The Persecution of Christian Communities of Nestorians and syrian orthodox of South East Turkey.
A-NESTORIANS. This race lives in the Hakkari province near the border of Turkey with Iran and Iraq. They are considered descendants of ancient Assyrians. They are christian monophysites (Nestorians). In the years 1915-1918 they allied with the armenians and placed their hopes of independence on the Russians. In 1918 the nestorian patriarch was mtirdered. In order to avoid persecutions and massacres by the Turks, many Nestorians fled to Iraq. In 1920, the Nestorians were organised and armed by the British to form the so-called assyrian troops, who tried to reconquer their motherland, but failed.
In 1932, the british mandate of Iraq came to an end. The nestorian community had difficulties with the Iraqui government and were forced to flee Iraq and go to Syria, Lebanon (where they live near the city of ZALEH) Cyprus and the United States. At present, a small number of Nestorians live in S.E. Turkey, where they have almost no human rights at all. B-SYRIAN-ORTHODOX. In S.E. Turkey, north of the syrian-turkish border, in the region of the towns of Mardin and Midyat lived many centuries ago, thousands of people belonging to the semitic race, speaking ancient syrian (Aramaic) which was spokenin Palestine on the time when Christ was born, members of the monophysite church of the Jacobites (from the bishop Jacob Baradai). These people claim to descend from Asour and Aram, children of Sim, and that their ascendants belonged to the early christians. These are the geographic, political, ethnological and religious characteristics of the so-called syrian-orthodox.
After undergoing the Byzantine, Arab, Latin rule (of the Crusaders) and a period of semiindependence, the syrian-orthodox were under the Ottoman Empire, in the l6th century. Because of religious difference, they had self-government with their own laws, courts of justice, and political (clerical ) authority.
After the Ottoman Empire was dissolved, they were not assigned to Syria, as should have been the case, since, being of Semitic origin, they are related to the Arab-Syrians. Instead, they remained within the Turkish border. After Ataturk’s westernisation and his attempt to turn the state into a turkish state, their self-government was abolished and persecutions began.
Some years ago, they had been fiercely persecuted because Turkish hatred, which in 1915 slaughtered the Armenians, did not always make distinction between the christians of Anatolia. Thus, because of this <<mistake>> tens of thousands of Syrian Orthodox were slaughtered at the same time with the armenians, as an extension of the armenian genocide.
Today in Mardin-Midyat, live approximately 30.000 Syrian Orthodox, though 20 years ago, there lived 100.000 and 70 years ago, 200.000.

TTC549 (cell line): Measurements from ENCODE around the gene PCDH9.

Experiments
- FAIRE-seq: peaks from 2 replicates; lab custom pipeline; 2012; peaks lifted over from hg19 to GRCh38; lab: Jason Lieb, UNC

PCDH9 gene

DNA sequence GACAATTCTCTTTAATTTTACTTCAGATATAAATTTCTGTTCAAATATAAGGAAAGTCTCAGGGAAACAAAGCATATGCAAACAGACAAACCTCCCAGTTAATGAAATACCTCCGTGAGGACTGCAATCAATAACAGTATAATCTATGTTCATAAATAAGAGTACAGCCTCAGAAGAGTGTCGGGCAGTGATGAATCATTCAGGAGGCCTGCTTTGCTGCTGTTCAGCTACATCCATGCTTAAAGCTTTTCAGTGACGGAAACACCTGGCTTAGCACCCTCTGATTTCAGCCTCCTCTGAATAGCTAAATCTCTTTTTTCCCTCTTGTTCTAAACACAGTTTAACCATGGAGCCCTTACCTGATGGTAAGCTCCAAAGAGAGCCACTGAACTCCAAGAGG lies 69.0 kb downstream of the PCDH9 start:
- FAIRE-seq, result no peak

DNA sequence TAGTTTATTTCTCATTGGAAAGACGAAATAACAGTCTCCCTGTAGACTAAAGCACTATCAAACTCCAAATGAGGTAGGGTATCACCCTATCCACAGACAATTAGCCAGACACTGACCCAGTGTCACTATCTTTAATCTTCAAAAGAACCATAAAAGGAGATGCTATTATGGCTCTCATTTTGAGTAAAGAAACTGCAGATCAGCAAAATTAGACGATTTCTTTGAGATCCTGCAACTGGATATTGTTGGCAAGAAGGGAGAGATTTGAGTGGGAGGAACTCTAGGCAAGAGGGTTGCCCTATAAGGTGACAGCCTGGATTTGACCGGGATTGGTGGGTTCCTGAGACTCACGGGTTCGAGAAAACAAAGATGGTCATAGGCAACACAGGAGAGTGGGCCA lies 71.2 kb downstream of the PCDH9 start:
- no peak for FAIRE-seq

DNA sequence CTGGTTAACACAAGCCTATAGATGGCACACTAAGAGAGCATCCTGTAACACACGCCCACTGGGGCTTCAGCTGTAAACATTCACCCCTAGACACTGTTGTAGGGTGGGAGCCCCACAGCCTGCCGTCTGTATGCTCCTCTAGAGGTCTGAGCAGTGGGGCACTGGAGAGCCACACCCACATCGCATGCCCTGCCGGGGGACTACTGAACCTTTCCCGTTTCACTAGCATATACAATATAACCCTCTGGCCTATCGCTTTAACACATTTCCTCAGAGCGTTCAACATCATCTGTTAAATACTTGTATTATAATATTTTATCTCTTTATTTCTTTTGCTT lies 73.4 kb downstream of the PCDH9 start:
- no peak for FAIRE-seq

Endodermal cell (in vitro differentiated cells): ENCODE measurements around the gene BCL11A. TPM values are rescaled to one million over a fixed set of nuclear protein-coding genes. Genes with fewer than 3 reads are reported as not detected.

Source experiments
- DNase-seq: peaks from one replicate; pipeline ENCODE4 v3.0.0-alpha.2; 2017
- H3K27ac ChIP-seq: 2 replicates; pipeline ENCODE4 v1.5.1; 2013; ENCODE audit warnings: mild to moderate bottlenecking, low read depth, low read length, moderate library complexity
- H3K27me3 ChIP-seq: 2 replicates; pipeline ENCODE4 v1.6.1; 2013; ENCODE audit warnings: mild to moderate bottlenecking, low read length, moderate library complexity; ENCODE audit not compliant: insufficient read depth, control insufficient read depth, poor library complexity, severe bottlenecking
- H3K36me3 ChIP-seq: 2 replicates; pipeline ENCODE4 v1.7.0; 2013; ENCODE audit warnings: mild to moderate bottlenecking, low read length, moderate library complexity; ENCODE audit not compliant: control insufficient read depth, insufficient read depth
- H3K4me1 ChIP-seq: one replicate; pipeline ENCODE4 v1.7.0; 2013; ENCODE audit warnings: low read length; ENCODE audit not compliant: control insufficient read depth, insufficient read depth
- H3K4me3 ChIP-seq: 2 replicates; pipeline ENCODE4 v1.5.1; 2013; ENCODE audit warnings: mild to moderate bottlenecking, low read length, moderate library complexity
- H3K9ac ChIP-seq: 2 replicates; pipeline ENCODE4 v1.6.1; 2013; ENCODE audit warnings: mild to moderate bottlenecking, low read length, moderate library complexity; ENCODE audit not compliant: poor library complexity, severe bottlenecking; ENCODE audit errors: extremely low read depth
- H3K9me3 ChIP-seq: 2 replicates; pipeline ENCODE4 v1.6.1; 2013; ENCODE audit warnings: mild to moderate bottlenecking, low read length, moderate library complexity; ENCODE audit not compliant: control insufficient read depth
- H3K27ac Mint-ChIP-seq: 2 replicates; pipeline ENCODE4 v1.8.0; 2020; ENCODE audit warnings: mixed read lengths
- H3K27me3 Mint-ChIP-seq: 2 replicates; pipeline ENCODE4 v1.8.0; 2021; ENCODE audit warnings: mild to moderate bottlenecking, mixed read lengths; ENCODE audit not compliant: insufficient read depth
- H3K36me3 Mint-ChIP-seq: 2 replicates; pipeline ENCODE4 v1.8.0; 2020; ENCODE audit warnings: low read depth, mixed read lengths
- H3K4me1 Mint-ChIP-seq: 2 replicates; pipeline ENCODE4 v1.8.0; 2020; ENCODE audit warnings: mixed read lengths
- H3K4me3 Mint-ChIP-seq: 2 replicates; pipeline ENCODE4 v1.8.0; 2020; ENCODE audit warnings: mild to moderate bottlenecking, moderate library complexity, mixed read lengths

Until 1978, there were 50 churches and 10 monasteries, most of which have ancient gospels in manuscript.
The most important of these is the Mar Gabriel, where is the seat of a bishop, and where the ancient Syrian language is taught, and the ancient art of manuscript is practised. In the Mar Yakoub monastery there is an imposing church if the 5th century and around it churches of the 3rd and 4th centuries, carved in the rock. The Deir UI Zafaran monastery once had 100 monks and was the seat of the syrian-orthodox patriarch, who in 1954 was established in Damascus. In this monastery was taught the ancient syrian language. In 1978, the turkish ministry of education decreed this teaching illegal and sent away the teachers in order to obtain the turcification of this minority.
At present, especially since 1974, there are continuously organised suppressions of the Syrian-Orthodox minority. These suppressions are manifested with deliberate actions, such as attacks, kidnappings, murders burglaries, destruction of vineyards, and crops, thefts, forced weddings accompanied by forced acceptance of Islam. All these persecutions have forced many Syrian-Orthodox to emigrate. These persecutions are known and approved b the turkish authorities in violation of the articles 37-45 of the Treaty of Lausanne, which stipulate the protection of minorities and the non-distinction among turkish civilians, concerning their civil rights.
More distinctly, the provisions of the articles a) 38 § 1, b) 38 § 2, c) 39 § 3, d) 40 and e) 42 § 5 of the Treaty of Lausanne, stipulate that the turkish government undertakes the obligation to provide respectively :
- Total protection of life and freedom,
- the possibility to exerce in freedom any faith, or dogma
- equal civilian rights to every turkish citizen irrespectively of difference of religion
- equal rights for the installation of philanthropic, social institutions and schools for education and
- protection of churches, synagogues cemeteries and other religious institutions of the minorities.
None of all these stipulations and obligations that Turkey has undertaken under the Treaty of Lausanne have been respected by any turkish government (democratic or fascist) of any political colour. The minorities in Turkey have no human rights.
A very interesting research conducted by a Committee of the World Council of Churches (Avenue d Anderghem 23, Bruxelles) in 1979 reveals that no obligation is being kept by the turkish government. The guarantor Powers of the Treaty of Lausanne. i.e. Britain France, Italy and Japan, are thus obliged, according to article 44 § 2, to attract the attention to these violations that take place and to ask the turkish government to change its attitude, and respect human rights and its signature on the Treaty. Otherwise, if the Treaty of Lausanne is abolished, the Treaty of Sevres must be applied.